It is peculiar how a person may be viewed and then judged by others based upon first impressions, gleaned from just a fleeting glance, that an outward appearance may convey. Take myself for instance, I guess that most people's first impression of me, based upon my outward appearance, would be one of mild disinterest. After all I dress plainly, more for comfort than for vanity, I'm overweight but told that I carry it well, I'm clean but don't drown myself in man-fume, I'm polite but tend not to initiate conversation and I do tend not to go out of my way to impress or impose. I guess you would say that I have the perfect camouflage to pass unnoticed through the urban jungle.
So people pass me by, sometimes with a nod and even more rarely a smile, but usually without a second thought and I'm forgotten along with the rest of the crowd. Perhaps if people could see inside another person with that passing glance a very different scenario would be the case. Perhaps if that would happen some of the crowd would step away from me more quickly, concerned by the darkness that sometimes clouds my mind. Then again perhaps some within the crowd would feel compelled to approach me, to offer help when seeing the unbearable pain and guilt that my darkness leaves embedded even after it has lifted for a time.
Yes it is funny peculiar how instant impressions can sometimes give an opinion of someone that is then hard to change. When I walked isolated trails regularly with Lucy, my canine companion, at my side the few people I'd come across were always happy to stop and chat awhile, to pass away a few moments of time talking about the trail, flora and fauna and the weather. Even if there wasn't a stop there would usually be a smile, a cheery hello and a nod to a fellow trail follower. Then Lucy passed away before her time and I needed the solitude and solace that nature could bring more than ever. But here's a thing walking those same trails without Lucy bounding away I noticed that people viewed a solitary man differently with perhaps feelings of slight discomfort, certainly with much less openness. So with this and the fact that walking those trails without Lucy was tinged with the sadness of not having her there to share them with I gradually stopped walking and a piece of me slept.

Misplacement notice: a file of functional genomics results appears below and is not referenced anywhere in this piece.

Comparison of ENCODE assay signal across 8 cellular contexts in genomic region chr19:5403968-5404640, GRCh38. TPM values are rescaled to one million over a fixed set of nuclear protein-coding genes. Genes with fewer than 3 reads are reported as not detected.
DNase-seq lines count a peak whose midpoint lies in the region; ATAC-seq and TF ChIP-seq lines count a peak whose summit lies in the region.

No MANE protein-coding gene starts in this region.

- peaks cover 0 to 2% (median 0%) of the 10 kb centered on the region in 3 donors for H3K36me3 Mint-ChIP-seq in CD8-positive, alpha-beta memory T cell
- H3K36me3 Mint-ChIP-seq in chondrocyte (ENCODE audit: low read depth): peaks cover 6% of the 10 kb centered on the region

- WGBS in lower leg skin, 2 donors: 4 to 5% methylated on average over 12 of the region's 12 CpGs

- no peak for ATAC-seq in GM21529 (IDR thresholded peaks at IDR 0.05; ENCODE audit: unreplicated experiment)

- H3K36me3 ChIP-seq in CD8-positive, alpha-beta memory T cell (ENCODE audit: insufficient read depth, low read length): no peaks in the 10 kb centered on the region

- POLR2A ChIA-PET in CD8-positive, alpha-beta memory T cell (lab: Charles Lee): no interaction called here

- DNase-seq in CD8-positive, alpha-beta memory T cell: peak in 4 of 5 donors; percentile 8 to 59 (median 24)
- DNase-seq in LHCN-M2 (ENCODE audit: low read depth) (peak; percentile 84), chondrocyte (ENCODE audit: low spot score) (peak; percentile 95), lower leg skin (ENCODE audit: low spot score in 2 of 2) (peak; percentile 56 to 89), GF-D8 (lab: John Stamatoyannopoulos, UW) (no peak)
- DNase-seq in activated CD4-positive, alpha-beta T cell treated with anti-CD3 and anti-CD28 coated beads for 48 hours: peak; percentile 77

It is strange how a first glance can shape people's thoughts and opinions. almost instantly about another fellow human being without actually knowing that person. On the trail with Lucy I was considered no threat, a nice guy because he has a friendly dog whom he takes the time to look after and walk. Taking Lucy out of the equation and perhaps I was viewed at times with distrust and even with some foreboding. Strange indeed, as I try and tell people I'm still an axe murderer whether or not I have a dog at my side!
The reason why these thoughts have wandered across my usually baran mind? Well although outwardly I am as drab and as unassuming as a hen pheasant, remove my clothes, steady now ladies, and there lies a different side to me......tattoos. And it was whilst being tattooed at Wrexham Ink by Nick Green on Tuesday that part of the conversation, besides global warming, Dolly Parton, The Hobbit, Austin Powers, The Rock, allotments, chickens and Starship Troopers (so bad it's brilliant), turned to how people perceive tattoos and how it seems to viewed differently by different generations.
It's over a decade since my first tattoo and several have followed. For me they are personal, each having meaning and if I wear a T shirt and knee length shorts nobody is aware of them. They are now firmly part of me and I seldom give them a thought through a normal day. So much so I forgot that they are there until, perhaps, I catch a glimpse of my rotund self in an unforgiving mirror.